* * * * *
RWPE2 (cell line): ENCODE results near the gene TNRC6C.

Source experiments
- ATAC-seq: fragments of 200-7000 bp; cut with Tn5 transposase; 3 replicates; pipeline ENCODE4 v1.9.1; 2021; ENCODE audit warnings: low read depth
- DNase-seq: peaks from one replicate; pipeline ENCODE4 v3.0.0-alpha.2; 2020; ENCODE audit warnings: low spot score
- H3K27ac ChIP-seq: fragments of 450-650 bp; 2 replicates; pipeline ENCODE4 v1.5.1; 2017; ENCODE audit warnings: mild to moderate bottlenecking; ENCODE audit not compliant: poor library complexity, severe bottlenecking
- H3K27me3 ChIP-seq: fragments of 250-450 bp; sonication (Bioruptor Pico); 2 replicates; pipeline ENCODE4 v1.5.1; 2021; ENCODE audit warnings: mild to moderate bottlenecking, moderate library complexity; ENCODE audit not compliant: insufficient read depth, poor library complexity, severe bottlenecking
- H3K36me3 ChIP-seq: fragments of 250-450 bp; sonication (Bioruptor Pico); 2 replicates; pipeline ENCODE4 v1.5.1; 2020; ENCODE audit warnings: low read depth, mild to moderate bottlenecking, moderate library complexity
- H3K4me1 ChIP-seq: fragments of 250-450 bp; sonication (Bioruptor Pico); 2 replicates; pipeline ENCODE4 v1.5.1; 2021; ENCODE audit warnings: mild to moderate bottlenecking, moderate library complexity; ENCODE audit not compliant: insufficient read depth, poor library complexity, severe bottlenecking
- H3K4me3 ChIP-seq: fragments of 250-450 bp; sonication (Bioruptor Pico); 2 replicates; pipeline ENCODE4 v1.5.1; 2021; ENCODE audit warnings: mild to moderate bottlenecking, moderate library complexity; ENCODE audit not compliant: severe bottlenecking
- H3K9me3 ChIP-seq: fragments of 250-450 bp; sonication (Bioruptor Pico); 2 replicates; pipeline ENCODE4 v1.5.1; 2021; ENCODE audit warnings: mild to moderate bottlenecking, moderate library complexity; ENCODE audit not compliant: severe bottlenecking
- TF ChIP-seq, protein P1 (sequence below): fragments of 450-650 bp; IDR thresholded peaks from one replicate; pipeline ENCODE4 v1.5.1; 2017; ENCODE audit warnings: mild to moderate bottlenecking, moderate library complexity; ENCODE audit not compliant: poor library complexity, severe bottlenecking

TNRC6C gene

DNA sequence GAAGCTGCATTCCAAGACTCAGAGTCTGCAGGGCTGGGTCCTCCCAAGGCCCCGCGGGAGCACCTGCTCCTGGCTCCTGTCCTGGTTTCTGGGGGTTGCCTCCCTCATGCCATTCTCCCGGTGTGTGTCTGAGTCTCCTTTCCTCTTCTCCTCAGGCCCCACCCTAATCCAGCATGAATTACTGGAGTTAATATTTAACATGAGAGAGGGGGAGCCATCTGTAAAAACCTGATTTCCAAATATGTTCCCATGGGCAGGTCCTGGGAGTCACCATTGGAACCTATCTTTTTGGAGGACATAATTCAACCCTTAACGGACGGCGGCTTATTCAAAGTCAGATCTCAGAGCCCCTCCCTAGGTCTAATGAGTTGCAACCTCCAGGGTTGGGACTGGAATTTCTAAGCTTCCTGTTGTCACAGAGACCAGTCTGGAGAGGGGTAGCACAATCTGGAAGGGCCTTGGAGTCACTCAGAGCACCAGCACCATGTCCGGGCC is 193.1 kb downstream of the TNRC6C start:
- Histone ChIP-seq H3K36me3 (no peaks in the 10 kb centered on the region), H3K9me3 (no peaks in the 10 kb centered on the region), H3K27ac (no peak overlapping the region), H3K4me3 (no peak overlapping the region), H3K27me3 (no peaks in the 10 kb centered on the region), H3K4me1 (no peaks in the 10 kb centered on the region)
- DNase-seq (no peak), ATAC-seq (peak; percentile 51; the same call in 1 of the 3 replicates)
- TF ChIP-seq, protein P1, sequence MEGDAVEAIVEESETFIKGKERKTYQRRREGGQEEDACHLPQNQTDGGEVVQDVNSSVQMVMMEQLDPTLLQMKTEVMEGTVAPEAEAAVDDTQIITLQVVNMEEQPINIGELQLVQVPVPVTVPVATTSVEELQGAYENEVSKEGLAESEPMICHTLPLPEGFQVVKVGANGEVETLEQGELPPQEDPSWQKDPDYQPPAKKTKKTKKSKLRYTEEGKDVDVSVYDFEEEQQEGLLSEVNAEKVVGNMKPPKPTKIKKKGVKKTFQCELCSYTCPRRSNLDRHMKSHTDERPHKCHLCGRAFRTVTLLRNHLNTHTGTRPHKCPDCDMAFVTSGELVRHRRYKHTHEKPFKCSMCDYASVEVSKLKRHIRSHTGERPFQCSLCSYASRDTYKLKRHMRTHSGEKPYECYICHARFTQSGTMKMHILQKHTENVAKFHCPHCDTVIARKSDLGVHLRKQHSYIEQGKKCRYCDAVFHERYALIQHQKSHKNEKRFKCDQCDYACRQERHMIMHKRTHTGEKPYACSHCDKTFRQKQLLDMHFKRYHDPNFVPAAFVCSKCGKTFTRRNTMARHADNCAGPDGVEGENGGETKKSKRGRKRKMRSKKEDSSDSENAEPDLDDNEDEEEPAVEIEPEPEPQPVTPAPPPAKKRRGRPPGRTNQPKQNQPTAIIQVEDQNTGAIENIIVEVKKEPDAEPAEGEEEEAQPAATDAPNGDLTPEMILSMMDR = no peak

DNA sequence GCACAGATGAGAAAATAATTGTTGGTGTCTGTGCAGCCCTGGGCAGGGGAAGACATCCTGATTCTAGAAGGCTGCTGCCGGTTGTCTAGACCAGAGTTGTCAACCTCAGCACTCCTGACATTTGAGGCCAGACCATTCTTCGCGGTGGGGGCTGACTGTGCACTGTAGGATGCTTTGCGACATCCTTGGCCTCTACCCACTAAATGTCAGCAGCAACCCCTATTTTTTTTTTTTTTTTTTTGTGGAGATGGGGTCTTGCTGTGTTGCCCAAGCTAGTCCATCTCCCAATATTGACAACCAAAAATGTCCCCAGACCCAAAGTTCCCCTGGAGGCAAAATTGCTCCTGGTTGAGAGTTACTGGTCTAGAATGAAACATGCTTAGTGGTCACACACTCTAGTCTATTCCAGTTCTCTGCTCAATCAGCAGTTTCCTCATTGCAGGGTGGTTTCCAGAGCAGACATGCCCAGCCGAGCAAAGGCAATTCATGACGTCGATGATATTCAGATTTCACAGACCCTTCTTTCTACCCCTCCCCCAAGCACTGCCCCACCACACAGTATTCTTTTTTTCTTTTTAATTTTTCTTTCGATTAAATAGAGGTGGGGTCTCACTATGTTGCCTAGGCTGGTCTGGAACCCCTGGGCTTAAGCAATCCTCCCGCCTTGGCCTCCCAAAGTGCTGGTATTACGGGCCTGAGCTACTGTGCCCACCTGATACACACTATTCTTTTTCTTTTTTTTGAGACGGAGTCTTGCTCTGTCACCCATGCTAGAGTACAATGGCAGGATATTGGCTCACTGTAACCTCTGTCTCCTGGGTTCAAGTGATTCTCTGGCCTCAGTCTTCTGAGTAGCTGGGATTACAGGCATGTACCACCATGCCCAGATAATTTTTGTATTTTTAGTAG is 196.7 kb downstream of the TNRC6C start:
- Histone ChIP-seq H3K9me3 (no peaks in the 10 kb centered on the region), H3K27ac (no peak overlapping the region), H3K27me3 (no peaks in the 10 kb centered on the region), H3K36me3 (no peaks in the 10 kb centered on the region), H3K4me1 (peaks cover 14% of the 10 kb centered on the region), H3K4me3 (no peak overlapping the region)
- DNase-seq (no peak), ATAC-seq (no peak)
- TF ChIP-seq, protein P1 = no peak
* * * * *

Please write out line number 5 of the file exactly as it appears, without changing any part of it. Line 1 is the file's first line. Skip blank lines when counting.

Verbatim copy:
- H3K27ac ChIP-seq: fragments of 450-650 bp; 2 replicates; pipeline ENCODE4 v1.5.1; 2017; ENCODE audit warnings: mild to moderate bottlenecking; ENCODE audit not compliant: poor library complexity, severe bottlenecking